Trevi responded to the counter-suit in Mexico by going to the trial court in Texas and asking the trial court to enter a restraining order for the defendants to refrain from further action in Mexico City. A truce was called, but it lasted for barely three months and in July 2012 the Texas court heard testimony from experts on Mexican law to get a feel for where this might go.
Trevi's expert, Mexican attorney Jose Humberto Rios Lozano, said if the Mexican court proceeded and Trevi and her husband didn't comply with its orders, even though it is a civil lawsuit, the judge could have them put in prison for up to five years for contempt.
TV Azteca's expert was Texas lawyer David Lopez, who is considered an expert on Mexican law. He told the court that Rios was mistaken because he was relying on outdated information. Under a statutory revision, Mexican judges had been stripped of the authority to thrown people in jail for contempt.
Lopez also said that it was "laughable" to think a Mexican judge would tell a Texas judge what to do. He believed that what TV Azteca was asking a Mexican court to do was clearly something the Mexico court cannot do and the judge would most likely deny their request.
This news perplexed the Texas trial judge, Bobby Flores. Lopez was asked whether "there is any point to this Mexican lawsuit about the service of process besides just putting a finger in the eye of Gloria Trevi?" You see what Flores did there, that oh-so-appropriate reference to the Three Stooges?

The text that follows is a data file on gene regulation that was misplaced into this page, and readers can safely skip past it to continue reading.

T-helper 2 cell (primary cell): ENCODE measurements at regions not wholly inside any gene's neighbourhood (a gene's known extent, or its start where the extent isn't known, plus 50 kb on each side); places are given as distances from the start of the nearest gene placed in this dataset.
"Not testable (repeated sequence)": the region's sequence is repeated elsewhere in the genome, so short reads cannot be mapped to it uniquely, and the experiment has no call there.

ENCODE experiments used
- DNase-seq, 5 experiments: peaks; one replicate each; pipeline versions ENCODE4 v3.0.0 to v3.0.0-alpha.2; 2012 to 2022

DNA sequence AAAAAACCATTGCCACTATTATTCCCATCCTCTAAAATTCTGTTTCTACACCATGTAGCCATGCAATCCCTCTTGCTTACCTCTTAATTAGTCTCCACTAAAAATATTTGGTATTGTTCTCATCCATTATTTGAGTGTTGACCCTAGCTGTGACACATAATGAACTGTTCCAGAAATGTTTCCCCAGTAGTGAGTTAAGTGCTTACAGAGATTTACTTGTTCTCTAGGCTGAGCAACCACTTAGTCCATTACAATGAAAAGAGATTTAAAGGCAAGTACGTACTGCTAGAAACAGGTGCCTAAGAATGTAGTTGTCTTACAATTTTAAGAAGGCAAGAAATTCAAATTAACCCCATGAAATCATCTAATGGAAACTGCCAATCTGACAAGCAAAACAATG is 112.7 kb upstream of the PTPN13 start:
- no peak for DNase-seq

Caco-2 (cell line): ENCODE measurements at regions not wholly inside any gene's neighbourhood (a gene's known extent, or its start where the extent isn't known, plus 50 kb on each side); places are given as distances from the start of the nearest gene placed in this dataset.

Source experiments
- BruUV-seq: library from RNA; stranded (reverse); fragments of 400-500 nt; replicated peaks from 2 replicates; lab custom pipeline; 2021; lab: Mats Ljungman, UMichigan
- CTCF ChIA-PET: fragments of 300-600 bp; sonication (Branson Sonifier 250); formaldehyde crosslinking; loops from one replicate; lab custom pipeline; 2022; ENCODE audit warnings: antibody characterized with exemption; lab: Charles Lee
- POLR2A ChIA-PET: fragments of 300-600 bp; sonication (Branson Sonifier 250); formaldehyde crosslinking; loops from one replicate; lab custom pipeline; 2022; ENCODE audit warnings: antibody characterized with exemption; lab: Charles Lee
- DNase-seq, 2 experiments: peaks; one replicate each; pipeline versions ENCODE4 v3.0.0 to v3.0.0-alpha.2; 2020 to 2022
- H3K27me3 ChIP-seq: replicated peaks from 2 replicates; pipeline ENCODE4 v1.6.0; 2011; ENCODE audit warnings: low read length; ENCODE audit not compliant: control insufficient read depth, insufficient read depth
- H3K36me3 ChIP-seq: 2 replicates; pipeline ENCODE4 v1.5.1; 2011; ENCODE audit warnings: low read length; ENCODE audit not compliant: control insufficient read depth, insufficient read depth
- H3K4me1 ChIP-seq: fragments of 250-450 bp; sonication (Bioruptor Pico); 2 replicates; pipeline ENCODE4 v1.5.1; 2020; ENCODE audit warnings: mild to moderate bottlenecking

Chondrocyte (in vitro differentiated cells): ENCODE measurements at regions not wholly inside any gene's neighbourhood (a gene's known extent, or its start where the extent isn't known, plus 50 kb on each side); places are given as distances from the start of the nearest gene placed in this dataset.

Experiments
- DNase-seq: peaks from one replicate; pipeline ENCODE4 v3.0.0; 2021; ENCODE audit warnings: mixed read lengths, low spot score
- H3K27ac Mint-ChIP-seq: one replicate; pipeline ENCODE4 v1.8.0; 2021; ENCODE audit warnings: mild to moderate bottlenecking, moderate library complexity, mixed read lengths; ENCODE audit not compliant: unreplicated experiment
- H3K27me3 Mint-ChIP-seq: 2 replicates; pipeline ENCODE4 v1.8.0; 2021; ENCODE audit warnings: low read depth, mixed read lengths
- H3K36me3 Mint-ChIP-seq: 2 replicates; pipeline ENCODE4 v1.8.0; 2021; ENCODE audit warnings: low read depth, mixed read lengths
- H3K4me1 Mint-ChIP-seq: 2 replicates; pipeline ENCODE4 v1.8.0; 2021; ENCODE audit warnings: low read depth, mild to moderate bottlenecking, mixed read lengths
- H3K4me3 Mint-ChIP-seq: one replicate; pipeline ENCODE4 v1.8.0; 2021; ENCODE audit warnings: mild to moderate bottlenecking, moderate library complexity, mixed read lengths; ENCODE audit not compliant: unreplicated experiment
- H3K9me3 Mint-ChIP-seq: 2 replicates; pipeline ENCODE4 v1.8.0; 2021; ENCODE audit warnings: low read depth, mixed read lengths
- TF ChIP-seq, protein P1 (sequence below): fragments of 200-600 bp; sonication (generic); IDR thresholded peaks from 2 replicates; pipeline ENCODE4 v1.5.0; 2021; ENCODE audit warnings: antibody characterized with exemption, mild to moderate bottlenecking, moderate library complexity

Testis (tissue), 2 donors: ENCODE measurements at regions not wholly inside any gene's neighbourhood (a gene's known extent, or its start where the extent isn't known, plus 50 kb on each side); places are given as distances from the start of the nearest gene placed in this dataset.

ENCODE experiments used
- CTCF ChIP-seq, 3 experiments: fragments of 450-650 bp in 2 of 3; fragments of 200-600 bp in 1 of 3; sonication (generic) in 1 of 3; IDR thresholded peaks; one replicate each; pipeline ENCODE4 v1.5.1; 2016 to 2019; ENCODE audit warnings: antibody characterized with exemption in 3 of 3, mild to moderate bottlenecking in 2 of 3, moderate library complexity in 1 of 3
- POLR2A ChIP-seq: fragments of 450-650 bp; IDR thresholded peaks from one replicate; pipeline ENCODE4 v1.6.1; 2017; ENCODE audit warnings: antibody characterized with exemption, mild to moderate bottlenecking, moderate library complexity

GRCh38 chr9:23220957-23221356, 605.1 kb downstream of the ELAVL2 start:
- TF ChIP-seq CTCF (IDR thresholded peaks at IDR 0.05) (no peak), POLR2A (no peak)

But Lopez had a legitimate response. The said the "notario" (notary) who served Trevi's lawsuit at TV Azteca's Mexico City headquarters acted so clearly in violation of Mexican law and civil procedure that "it was almost incumbent upon TV Azteca and Chapoy to initiate the Mexico City suit at the time they did."
Judge Flores gave eight reasons for ruling in Trevi's favor. Without going down the whole list, his rationale boiled down to protecting his court's jurisdiction. He said the Mexican suit was filed to challenge his authority. And despite Lopez's assurances that Mexican judges can't put people in jail for civil contempt, Flores assumed they could.
Flores also noted that it was TV Azteca that broke the truce--"appellants actions in violating the temporary restraining order by continuing to pursue the Mexican City suit 'constitutes a threat to the jurisdiction of this court.'"
Chief Justice Valdez took issue with Flores' granting an anti-suit injunction barring the defendants because such a measure is considered extreme and requires a showing of some imminent and irreparable harm.
"The Mexican court has not enjoined appellees from proceeding with their Texas suit, and the evidence shows that appellants are not entitled to such relief," Valdez said. "Lopez stated that if the Mexican court follows the law, it will not grant appellants' request to enjoin the Texas court."
Even assuming a Mexican court issued an injunction against a Texas court, the Texas court has no obligation to follow it, Valdez said. And while a Mexican court may charge Trevi and her husband with a criminal violation, there was no evidence that the Mexican court would in fact do so.
Valdez's tribunal ordered the injunction dissolved.
Trevi and her husband were represented by Raymond L. Thomas Jr. of Kittleman Thomas in McAllen and Rebecca Vela of McAllen.
TV Azteca and Chapoy were represented by Holly Dobbs Arnold of Houston and Chris Frantz of McAllen.